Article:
CULTED SOUNDS: CAP1TALA TALKS BRINGING OLD SCHOOL BACK TO UK RAP & STAYING TRUE TO YOUR SOUND

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CULTED SOUNDS: CAP1TALA TALKS BRINGING OLD SCHOOL BACK TO UK RAP & STAYING TRUE TO YOUR SOUND

by Stella Hughes

CULTED SOUNDS: CAP1TALA TALKS BRINGING OLD SCHOOL BACK TO UK RAP & STAYING TRUE TO YOUR SOUND

CULTED SOUNDS: CAP1TALA TALKS BRINGING OLD SCHOOL BACK TO UK RAP & STAYING TRUE TO YOUR SOUND

by Stella Hughes

In the grand scheme of things, Cap1tala is just getting started – but that doesn’t mean he hasn’t been grinding from young. From rapping to producing and directing / editing his visual work, Cap1 understands the importance of honing your craft, and being involved in all aspects of music production.

Recently releasing a project with Jesse Ayo, Your Sons Are Brighter, we caught up with Cap to discuss bringing old school back to UK rap, and the dangers of overthinking.

@confusedcu1ture ©

Talk us through your background, and how you ended up in music?
I grew up in Kent. Nothing really special there except the people I met there in school. I started getting into making rap music around the age of 15 from listening to mixtapes by artists like Tyler, The Creator and Joey Bada$$, and I was just writing to beats I found on YouTube everyday. I guess I got old enough to then feel confident on the mic, at around 17 years old, and started making songs from there. I’m 20 now. I had to move out to London, the scene here is refreshing.

What’s your favourite piece of work you’ve ever put out?
Definitely my most recent work. Co-released with my brother Jesse Ayo, we’ve made a short project called ‘Your Sons Are Brighter.’ We don’t compromise our growth and experiences that have shaped us into who we are today on these 9 songs. The streets are very proud of the songs from this project, especially ‘Black Britain’ and ‘Execute The Vision.’

Have you encountered any unexpected joys or challenges within your work?
Yeah. So many. I’ve learnt you become your biggest critic when making music, which results in becoming a perfectionist. So, with that said the biggest challenge is getting my sound to the best it can be. Self doubt and overthinking. Don’t overthink shit, it’s an enemy of progress.

Take us through a typical day in the life when working on a project?
It really varies, you know. One day I’m spending like 4 hours on a beat and songwriting, another day I’m spending even longer on recording vocals. I always end my day listening to music though. Recently I’ve been around and about collaborating with different artists and producers working on the next sound, so right now It’s just making sure these songs are good enough to release.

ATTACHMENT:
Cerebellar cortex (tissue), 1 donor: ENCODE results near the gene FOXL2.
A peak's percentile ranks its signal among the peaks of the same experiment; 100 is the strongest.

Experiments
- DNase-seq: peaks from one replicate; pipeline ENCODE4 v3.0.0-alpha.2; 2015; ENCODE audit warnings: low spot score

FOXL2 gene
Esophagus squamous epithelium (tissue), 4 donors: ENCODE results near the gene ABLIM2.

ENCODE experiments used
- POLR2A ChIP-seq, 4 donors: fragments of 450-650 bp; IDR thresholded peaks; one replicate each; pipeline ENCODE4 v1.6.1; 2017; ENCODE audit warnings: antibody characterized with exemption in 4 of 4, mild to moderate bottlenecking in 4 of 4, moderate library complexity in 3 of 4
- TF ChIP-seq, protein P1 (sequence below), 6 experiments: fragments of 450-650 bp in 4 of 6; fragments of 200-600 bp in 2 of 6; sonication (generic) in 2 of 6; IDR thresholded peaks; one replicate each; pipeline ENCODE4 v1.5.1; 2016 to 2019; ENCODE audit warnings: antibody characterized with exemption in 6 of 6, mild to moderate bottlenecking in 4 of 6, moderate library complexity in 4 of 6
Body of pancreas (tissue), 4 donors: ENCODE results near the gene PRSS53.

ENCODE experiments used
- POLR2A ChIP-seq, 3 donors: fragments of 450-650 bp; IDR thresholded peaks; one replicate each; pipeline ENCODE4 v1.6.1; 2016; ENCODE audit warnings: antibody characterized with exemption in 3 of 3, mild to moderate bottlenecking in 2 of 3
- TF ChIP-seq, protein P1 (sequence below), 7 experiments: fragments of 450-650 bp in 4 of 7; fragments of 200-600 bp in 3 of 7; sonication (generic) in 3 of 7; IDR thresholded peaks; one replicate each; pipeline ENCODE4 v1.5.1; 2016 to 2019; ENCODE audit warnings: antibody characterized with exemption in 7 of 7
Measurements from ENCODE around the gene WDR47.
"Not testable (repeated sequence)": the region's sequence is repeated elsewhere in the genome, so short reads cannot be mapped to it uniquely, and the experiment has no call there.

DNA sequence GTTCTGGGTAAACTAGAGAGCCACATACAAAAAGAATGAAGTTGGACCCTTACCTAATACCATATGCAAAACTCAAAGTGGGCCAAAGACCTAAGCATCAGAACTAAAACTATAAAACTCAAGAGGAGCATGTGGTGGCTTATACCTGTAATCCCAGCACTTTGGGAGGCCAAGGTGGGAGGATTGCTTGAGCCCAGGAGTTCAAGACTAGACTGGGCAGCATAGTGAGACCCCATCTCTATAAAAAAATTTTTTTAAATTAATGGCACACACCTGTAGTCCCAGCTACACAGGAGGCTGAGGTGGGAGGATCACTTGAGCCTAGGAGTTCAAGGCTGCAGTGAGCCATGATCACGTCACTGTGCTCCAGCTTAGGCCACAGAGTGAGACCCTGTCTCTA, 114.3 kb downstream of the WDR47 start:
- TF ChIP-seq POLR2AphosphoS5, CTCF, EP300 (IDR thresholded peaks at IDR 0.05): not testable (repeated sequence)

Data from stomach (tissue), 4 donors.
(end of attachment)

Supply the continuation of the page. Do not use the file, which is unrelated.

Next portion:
What’s a piece of advice you would give to emerging creatives or musicians?
Just have fun with it. I think if there’s one thing people are doing wrong when starting music, it’s originality. Stay true to your sound/craft and don’t compare yourself to anyone. Have that passion as well, that passion can do some crazy things for you as a creative.

 

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A post shared by @jesseayo_

Who are you creative influences (musical or other)?
Always Tyler, The Creator since day. 

Kanye West

Daft Punk

The Soul and Funk music from the 80s.

Anime from the 80s – 90s

Bruce Lee.

If you had to describe your sound in 2 sentences, what would these be?
We either crying or dying. My style is no style. 

What’s next for you?
I’m tryna bring the old school and soul sound into UK rap. Don’t know how long it’s gonna take but we’ll eventually get there.

 

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A post shared by Steezzy Lee (@cap1tala)

Lastly, name 5 tracks you’re loving right now and why?
Sober Feels – Nia Archives

It’s too relatable.

Alpha House/Bando – Knucks

I was kinda upset this guy didn’t put Bando as a stand-alone song on his new album. That beat switch is so steezzy though. I’ve been playing this version of the song just to hear that part.

Dingaling – Greentea Peng

Her voice is too peng man. She’s like the UK’s Erykah.

Never Too Much – Luther Vandross 

You can never play this song too much.

Execute The Vision – Capital J, Cap1talA & Jesse Ayo

Ugh, such an inspiring song.

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